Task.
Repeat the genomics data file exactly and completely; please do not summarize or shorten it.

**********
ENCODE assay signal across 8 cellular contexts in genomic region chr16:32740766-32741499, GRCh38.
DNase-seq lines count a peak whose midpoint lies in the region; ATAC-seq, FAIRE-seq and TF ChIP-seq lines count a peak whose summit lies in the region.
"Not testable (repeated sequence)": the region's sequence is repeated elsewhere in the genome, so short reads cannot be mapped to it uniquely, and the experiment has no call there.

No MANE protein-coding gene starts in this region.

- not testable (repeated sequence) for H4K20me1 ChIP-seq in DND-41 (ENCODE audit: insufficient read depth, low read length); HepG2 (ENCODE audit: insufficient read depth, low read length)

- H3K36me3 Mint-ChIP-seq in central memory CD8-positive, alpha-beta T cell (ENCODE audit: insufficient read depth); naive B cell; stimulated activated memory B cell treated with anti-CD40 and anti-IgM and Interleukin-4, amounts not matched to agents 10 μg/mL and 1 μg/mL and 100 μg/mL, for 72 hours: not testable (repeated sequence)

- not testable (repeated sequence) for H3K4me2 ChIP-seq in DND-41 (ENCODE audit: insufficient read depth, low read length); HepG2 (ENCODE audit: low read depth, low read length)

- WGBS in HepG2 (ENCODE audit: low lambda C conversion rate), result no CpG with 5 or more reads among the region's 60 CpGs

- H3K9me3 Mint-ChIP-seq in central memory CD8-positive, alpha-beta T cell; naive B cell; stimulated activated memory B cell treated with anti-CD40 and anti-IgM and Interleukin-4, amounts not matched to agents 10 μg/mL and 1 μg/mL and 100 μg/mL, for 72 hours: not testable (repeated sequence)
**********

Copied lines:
ENCODE assay signal across 8 cellular contexts in genomic region chr16:32740766-32741499, GRCh38.
DNase-seq lines count a peak whose midpoint lies in the region; ATAC-seq, FAIRE-seq and TF ChIP-seq lines count a peak whose summit lies in the region.
"Not testable (repeated sequence)": the region's sequence is repeated elsewhere in the genome, so short reads cannot be mapped to it uniquely, and the experiment has no call there.

No MANE protein-coding gene starts in this region.

- not testable (repeated sequence) for H4K20me1 ChIP-seq in DND-41 (ENCODE audit: insufficient read depth, low read length); HepG2 (ENCODE audit: insufficient read depth, low read length)

- H3K36me3 Mint-ChIP-seq in central memory CD8-positive, alpha-beta T cell (ENCODE audit: insufficient read depth); naive B cell; stimulated activated memory B cell treated with anti-CD40 and anti-IgM and Interleukin-4, amounts not matched to agents 10 μg/mL and 1 μg/mL and 100 μg/mL, for 72 hours: not testable (repeated sequence)

- not testable (repeated sequence) for H3K4me2 ChIP-seq in DND-41 (ENCODE audit: insufficient read depth, low read length); HepG2 (ENCODE audit: low read depth, low read length)

- WGBS in HepG2 (ENCODE audit: low lambda C conversion rate), result no CpG with 5 or more reads among the region's 60 CpGs

- H3K9me3 Mint-ChIP-seq in central memory CD8-positive, alpha-beta T cell; naive B cell; stimulated activated memory B cell treated with anti-CD40 and anti-IgM and Interleukin-4, amounts not matched to agents 10 μg/mL and 1 μg/mL and 100 μg/mL, for 72 hours: not testable (repeated sequence)